PRIDE! Kent honors Matthew Shepard during Coming Out Week

Roxie Patton, LGBTQ Center program coordinator, speaks to members of PRIDE! Kent during a #vigil for #Matthew Shepard outside Taylor Hall at the Victory Bell October 12. Shepard was brutally murdered on this date 14 years ago because of his sexual orientation. People and organizations around the country honor Shepard and others who were lost to murder or suicide because of their sexuality on the anniversary of his passing. Photo courtesy of Shane Flanigan, a photographer for the Daily Kent Stater.

PRIDE! Kent spread a message of tolerance and forgiveness Friday evening with their vigil marking the 14thanniversary of Matthew Shepard’s death.

The vigil, held at the Victory Bell, saw an attendance of 30 members of the LGBT and Ally communities there to honor Shepard’s memory and discuss the mark his death left.

In 1998, a 21-year-old Shepard was tied to a fence before being tortured and subsequently murdered by two men for his sexuality.

During his killers’ trial, the court favored the death penalty for the convicted men. However, the Shepard family pled with the judge to lessen the sentences to life in prison, setting the precedent with a message of forgiveness and mercy still echoed today.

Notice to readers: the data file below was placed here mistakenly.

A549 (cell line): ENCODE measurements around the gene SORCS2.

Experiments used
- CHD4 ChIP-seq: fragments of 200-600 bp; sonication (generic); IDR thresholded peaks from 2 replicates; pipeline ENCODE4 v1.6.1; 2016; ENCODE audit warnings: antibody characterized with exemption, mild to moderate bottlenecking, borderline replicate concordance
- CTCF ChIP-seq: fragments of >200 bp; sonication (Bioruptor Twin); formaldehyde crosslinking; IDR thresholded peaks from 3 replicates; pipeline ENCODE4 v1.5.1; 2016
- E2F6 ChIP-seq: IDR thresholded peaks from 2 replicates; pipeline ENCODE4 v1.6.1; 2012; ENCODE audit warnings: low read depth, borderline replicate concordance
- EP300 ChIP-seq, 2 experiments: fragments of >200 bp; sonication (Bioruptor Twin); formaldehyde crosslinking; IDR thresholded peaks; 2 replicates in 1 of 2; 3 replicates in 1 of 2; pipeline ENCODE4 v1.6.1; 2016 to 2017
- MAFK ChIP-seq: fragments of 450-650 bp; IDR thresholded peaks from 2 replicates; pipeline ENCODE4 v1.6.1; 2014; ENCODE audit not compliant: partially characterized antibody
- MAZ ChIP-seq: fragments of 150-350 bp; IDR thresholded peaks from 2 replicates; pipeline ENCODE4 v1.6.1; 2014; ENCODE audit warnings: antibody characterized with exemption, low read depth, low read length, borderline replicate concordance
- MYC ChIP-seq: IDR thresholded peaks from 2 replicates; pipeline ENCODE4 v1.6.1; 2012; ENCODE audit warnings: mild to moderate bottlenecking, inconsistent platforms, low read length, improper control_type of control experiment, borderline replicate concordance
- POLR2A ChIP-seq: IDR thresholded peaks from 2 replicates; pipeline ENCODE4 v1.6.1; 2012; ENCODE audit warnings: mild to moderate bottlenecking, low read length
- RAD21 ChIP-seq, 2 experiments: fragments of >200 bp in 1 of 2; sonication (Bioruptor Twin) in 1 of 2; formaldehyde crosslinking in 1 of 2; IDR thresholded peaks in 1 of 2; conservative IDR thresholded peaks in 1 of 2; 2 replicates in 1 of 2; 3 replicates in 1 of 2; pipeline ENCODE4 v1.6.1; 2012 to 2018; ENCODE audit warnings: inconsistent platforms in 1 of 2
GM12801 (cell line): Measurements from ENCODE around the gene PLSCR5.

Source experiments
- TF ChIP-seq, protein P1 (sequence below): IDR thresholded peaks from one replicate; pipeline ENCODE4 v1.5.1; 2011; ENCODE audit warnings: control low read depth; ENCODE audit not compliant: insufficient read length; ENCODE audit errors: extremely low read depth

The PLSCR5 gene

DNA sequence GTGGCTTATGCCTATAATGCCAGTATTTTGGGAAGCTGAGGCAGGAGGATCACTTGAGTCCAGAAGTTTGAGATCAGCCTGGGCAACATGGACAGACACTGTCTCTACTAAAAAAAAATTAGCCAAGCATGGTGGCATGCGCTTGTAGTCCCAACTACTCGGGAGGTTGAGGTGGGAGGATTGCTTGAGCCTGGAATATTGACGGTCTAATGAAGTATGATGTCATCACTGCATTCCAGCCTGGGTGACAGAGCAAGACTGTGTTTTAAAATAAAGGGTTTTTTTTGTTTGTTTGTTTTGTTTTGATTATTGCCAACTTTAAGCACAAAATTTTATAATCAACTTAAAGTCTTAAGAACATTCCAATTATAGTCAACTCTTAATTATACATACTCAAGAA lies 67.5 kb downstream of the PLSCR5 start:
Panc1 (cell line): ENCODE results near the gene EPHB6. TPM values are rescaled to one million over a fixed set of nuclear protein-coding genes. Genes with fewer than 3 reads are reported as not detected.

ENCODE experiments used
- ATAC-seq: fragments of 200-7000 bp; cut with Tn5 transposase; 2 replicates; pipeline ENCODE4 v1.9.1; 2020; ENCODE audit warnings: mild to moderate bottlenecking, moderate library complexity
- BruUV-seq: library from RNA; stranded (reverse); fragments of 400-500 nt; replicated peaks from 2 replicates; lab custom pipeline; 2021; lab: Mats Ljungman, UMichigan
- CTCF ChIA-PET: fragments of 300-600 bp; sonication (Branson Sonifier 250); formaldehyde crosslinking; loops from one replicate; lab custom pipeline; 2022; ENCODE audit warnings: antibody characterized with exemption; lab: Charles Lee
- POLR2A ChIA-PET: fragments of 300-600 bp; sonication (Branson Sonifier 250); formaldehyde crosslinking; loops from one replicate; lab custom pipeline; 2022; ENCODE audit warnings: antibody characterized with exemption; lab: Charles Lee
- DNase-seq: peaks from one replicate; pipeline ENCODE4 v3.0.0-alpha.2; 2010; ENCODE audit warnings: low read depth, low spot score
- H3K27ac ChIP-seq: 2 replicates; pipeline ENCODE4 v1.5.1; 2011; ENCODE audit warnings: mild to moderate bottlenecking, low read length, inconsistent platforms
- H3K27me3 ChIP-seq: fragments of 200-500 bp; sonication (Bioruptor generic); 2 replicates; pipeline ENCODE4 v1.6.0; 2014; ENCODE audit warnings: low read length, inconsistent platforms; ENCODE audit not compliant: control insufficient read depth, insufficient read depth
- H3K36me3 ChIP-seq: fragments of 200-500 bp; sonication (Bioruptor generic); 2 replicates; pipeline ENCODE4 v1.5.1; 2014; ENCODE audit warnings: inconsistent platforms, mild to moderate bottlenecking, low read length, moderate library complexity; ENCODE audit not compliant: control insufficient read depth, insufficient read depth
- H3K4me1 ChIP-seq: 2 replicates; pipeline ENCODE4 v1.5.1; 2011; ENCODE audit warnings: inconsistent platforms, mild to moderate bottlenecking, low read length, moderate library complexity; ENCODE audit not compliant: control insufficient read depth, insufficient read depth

“I think the most wonderful gift Matthew’s family has given us is the ability to be merciful,” Roxie Patton, program coordinator for the LGBTQ Center, said at the vigil. “We can’t allow other people’s ignorance to change who we are.”

During the ceremony, the event-goers formed a circle in front of the bell to release balloons, commemorating those lost. Before the release, the crowd was able to speak on the effect Shepard’s death had and the progress that still needs to be made to ensure no other members of the LGBT community are lost to suicide or murder because of their sexual identities.

Held to motivate and inspire the community, the Matthew Shepard vigil marked the last event PRIDE! Kent put on for National  Week, preceded by a Coming Out Day celebration the night before.

“This is such an integral part of our community’s past and we still have a long way to go in our search for ,” said Tim Lewis, programming director for PRIDE! Kent. “We need to remember the past to celebrate the future.”

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